‘Something different’: Seven Hills Middle School adapts without sixth grade science camp | TheUnion.com

‘Something different’: Seven Hills Middle School adapts without sixth grade science camp

Seven Hills sixth grader Tallia Davis participated in an activity which taught the grade about the most effective shapes for bridge-building as a part of a science week earlier this month.
Submitted to The Union
Whitney Parnow was one of over 80 Seven Hills sixth graders who participated in a week of science projects and activities earlier this month as the grade adjusted to not attending the usual yearly science camp.
Submitted to The Union
Seven Hills sixth graders went for a walk in nature during this month’s dedicated science week.
Submitted to The Union

After realizing it would not be able to send sixth graders on their usual yearly science camp trip, Seven Hills Middle School organized a science week closer to home.

For the past 27 years, said Seven Hills Principal Sam Schug, the school’s sixth graders have gone to a science camp in the Marin Headlands, which is now called NatureBridge.

“We started looking into what we could provide for our students, and two of our staff members along with a retired teacher started reaching out to local science groups or environmental groups,” said Schug about the science week which was held April 5 to 9.

According to Seven Hills sixth grade teacher Claire Thibodeau, those involved in the science week included NatureBridge, which provided three virtual lessons about the ocean and ecosystems; Envirolution, a Nevada-based nonprofit which provided activities about energy and bridge-building; and local author Alicia Funk, who taught the students about local plants and food resources.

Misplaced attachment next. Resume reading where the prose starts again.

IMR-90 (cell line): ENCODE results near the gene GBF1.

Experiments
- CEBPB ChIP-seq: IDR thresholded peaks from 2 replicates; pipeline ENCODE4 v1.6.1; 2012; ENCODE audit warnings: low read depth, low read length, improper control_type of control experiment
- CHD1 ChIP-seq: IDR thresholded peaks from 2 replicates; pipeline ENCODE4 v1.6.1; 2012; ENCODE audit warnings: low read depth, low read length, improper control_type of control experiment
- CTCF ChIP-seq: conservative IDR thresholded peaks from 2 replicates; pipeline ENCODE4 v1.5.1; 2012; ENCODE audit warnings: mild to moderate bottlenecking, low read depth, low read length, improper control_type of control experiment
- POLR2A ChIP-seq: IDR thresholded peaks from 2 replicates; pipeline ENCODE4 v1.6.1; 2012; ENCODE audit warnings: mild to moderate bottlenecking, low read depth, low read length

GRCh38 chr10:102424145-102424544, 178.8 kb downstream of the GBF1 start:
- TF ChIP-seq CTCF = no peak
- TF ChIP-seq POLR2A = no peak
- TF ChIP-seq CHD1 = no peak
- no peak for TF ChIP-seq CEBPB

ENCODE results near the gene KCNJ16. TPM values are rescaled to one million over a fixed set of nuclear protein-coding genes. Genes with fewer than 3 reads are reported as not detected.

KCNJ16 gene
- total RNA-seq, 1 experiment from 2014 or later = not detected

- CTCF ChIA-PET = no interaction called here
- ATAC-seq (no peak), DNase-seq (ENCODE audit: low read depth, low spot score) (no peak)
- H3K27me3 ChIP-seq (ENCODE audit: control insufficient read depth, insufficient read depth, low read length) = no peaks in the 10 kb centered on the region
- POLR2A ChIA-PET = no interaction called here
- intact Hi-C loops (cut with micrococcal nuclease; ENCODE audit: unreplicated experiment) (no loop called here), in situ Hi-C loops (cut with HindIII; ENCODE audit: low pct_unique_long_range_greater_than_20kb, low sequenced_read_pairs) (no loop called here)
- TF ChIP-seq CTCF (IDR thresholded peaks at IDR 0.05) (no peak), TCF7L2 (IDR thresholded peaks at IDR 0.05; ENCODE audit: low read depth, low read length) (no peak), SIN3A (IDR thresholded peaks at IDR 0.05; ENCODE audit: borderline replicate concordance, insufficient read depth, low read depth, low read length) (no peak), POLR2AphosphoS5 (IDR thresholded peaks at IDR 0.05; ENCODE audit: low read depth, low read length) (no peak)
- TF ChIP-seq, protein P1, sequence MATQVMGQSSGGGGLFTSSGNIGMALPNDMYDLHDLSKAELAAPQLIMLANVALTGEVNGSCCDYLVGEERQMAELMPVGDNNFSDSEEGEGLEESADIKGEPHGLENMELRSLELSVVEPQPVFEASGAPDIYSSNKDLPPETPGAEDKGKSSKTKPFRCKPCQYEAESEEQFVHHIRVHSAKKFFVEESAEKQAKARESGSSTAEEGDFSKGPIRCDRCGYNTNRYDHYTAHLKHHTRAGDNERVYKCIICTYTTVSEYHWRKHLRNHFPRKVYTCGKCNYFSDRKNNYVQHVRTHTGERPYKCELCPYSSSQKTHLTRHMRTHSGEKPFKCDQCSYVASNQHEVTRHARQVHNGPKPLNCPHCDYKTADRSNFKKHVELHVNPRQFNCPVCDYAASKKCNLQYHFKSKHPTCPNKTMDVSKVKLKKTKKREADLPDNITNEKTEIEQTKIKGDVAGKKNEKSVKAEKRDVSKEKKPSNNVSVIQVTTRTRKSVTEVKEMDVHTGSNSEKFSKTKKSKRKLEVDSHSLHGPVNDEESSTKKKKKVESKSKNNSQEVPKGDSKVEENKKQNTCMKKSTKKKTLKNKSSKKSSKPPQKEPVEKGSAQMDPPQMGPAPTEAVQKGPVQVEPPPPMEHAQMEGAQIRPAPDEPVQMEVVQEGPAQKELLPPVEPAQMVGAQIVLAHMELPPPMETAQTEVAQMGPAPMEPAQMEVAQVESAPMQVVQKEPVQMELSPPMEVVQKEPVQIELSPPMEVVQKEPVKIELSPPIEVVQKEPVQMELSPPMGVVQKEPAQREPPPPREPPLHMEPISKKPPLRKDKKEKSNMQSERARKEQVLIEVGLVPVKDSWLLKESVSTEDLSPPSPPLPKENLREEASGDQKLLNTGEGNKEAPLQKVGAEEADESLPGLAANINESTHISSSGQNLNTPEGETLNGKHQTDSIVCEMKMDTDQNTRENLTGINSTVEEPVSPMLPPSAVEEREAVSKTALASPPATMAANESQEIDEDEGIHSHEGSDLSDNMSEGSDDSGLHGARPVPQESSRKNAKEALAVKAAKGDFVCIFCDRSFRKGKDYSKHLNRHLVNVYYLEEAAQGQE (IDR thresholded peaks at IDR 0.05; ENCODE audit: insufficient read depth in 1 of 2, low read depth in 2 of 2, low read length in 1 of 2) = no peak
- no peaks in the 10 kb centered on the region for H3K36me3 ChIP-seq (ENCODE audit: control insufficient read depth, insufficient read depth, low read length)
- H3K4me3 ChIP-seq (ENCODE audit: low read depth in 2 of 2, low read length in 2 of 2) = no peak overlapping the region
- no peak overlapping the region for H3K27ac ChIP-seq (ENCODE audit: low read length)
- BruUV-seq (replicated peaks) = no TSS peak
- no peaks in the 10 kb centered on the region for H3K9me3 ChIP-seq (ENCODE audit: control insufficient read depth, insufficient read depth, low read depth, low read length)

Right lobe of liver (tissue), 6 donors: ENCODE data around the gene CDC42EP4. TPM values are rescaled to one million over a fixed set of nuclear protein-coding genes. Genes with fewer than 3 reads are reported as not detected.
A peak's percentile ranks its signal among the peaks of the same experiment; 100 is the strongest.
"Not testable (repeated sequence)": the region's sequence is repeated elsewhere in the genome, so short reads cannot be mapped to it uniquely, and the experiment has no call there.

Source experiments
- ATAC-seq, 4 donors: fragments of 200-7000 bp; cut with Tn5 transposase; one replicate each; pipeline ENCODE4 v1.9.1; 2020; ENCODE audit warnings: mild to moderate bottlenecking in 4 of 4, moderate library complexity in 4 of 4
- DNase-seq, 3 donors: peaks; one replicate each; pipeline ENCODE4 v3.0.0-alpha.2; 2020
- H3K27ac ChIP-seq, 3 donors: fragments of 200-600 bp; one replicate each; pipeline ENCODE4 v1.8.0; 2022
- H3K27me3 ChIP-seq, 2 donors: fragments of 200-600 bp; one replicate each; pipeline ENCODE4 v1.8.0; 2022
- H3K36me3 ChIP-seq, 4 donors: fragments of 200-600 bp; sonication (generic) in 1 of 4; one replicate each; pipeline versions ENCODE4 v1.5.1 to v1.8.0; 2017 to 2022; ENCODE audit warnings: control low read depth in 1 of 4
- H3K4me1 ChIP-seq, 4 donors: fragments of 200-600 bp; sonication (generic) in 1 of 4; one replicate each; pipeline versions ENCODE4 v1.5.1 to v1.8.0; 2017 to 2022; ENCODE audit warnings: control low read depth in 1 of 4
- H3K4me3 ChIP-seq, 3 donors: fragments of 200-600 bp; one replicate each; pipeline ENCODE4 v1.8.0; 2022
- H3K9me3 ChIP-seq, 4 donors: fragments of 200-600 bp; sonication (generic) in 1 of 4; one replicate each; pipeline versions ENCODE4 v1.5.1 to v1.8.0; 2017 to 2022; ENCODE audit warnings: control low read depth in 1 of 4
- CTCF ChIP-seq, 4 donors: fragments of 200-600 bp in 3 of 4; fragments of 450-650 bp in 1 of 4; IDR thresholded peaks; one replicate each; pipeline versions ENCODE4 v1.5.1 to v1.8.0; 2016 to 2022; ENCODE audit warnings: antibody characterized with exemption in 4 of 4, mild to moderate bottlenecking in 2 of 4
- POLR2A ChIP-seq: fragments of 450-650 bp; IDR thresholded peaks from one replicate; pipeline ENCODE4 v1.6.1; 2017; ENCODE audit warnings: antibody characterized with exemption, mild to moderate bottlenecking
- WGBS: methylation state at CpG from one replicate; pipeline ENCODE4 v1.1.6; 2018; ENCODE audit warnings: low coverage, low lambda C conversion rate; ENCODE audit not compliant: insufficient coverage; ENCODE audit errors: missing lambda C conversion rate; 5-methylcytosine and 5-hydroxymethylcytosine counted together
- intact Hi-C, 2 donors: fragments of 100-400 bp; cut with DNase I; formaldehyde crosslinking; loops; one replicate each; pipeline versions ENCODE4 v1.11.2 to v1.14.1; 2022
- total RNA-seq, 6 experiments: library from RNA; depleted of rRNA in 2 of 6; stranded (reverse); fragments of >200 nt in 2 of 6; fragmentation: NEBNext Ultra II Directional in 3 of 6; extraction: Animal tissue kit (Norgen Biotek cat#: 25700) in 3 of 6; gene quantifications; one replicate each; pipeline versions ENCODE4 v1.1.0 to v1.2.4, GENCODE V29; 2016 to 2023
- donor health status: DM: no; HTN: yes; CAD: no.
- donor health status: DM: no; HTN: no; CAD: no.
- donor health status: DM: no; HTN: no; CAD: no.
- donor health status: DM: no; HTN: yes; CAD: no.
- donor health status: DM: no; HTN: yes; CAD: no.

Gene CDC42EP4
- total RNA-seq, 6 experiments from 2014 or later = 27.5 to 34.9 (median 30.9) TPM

She added that retired teachers Steve Belch and Stephanie Sacchini also volunteered to help organize the science week activities.

Some of the other activities the students participated in during the week included making scientific observations and inferences, doing a cooking lesson in which they observed yeast over the course of multiple days, and testing local tap and stream water for hardness and various minerals.

Thibodeau said that, while her class is currently learning in a full distance model, and the other two classes are receiving on-campus instruction two days per week, students were sent home with the materials for some of the activities ahead of time or were able to go outside wherever they were located and find them — for example, collecting water from a source nearby them for the water testing activity.

“We kind of scratched the normal, day-to-day stuff that we would normally do, and we just focused on getting the kids outside, even if they’re not on campus,” said Thibodeau.

Schug explained that, while the school plans to return to sending its sixth graders to science camp when this becomes possible again, some aspects of this year’s science week will be kept.

“Yes, (we will) go back because the experience of that week-long science camp is invaluable, but we picked up some awesome tips and tools and ideas along the way,” said Schug.

Thibodeau said she is especially likely to incorporate some of the activities provided by Envirolution, which focused on engineering concepts such as energy sources, in her class’ curriculum going forward.

“I think we would definitely want to incorporate that,” she said, adding that these pair well with an existing solar oven project which her students do each year.

On the impact of the science week activities, she said, “I think the biggest thing was the kids really enjoyed having something different, and having something hands-on.”

Victoria Penate is a staff writer for The Union. She can be reached at vpenate@theunion.com.

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